Stakes can be high when deciding whether to fire an employee, and there are a variety of ethical and legal factors to take into account. So how can HR directors safeguard their employers during the employee-termination process, while simultaneously being fair to the individual who is losing their job?
Documenting absolutely everything. Documentation should not arise during the termination of an employment. Documentation starts during onboarding when the HR hands over the employee handbook. This is a very vital documentation because it lays out for workers exactly what the company’s policies are and how HR will handle violations.
Down the line of any employment, documenting any performance or conduct problems. An employee’s boss and HR may decide to put them on a performance improvement plan if they frequently fail to meet expectations (PIP). This is typically the last action an employer will take before terminating an underperforming employee.
When PIP FAILS, a decision is now made and is also documented. This documentation is a written record of how a company came to the termination decision. It provides a timeline of the employee’s actions, the manager’s reactions, and when each occurred. If done properly, it offers a transparent road map of how the employee and employer arrived at the employee’s termination.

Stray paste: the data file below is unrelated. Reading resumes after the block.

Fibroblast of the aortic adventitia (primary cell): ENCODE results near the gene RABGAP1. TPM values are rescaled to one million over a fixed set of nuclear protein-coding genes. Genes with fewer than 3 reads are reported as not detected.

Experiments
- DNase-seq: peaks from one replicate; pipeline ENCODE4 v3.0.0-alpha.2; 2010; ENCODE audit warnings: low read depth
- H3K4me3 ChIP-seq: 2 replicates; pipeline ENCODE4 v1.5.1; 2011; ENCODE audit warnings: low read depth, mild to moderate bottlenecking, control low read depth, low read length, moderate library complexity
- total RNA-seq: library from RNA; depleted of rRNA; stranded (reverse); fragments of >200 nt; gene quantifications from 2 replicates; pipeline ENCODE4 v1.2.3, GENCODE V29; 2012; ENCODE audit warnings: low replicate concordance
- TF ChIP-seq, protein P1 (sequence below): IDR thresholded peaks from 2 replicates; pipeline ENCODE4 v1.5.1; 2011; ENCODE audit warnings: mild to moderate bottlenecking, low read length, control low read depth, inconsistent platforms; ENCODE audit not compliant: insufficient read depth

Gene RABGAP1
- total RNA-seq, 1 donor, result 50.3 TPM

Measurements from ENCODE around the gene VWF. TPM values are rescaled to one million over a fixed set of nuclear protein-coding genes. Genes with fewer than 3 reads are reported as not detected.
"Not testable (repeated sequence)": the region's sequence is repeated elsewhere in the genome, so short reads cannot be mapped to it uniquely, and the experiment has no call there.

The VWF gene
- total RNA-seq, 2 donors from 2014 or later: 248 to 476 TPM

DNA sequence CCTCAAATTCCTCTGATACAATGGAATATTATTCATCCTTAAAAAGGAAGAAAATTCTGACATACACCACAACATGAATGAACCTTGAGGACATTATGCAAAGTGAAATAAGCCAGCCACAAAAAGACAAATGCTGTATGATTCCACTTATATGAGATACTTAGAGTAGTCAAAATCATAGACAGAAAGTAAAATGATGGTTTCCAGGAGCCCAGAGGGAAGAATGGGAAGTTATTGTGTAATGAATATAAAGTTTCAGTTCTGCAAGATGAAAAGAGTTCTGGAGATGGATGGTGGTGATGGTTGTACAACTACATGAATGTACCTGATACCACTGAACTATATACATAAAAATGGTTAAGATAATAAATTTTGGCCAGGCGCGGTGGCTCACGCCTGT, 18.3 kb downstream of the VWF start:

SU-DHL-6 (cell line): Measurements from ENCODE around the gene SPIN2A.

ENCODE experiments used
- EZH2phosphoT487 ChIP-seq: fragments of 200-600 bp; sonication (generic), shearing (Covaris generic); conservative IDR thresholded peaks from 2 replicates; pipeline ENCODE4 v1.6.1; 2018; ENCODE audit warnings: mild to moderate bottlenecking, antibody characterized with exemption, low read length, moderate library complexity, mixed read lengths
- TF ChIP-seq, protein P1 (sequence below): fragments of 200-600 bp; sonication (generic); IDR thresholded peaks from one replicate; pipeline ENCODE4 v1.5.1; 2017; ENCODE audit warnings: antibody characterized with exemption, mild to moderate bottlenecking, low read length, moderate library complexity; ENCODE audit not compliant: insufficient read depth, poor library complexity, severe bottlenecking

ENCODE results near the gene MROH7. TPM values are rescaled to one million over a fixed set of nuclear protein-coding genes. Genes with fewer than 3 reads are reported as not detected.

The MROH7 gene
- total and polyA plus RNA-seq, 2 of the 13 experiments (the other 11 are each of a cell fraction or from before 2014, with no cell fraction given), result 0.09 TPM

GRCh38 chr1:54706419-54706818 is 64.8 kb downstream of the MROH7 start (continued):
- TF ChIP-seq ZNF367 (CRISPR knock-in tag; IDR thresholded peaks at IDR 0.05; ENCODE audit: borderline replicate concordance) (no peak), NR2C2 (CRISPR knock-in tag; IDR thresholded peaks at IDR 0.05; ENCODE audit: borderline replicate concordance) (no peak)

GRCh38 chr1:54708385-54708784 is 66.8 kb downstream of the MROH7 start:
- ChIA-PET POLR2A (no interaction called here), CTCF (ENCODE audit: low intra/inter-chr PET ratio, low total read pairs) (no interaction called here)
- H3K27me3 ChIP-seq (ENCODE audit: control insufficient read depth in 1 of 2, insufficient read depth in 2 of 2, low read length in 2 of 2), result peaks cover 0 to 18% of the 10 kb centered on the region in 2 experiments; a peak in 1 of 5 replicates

Should the employee file a lawsuit, documentation is also the cornerstone of the business’s defense. It is evidence that a company did not act arbitrarily. A strong documentary record frequently ends a lawsuit on its own. When given a thorough and thoughtful written record, an employee’s attorney may determine that bringing a lawsuit is simply not worth it.
There is always some risk involved when HR leaders fire an employee, regardless of how cautious they are. You as HR can be on the right side of the law but there is never a guarantee that you can’t be sued.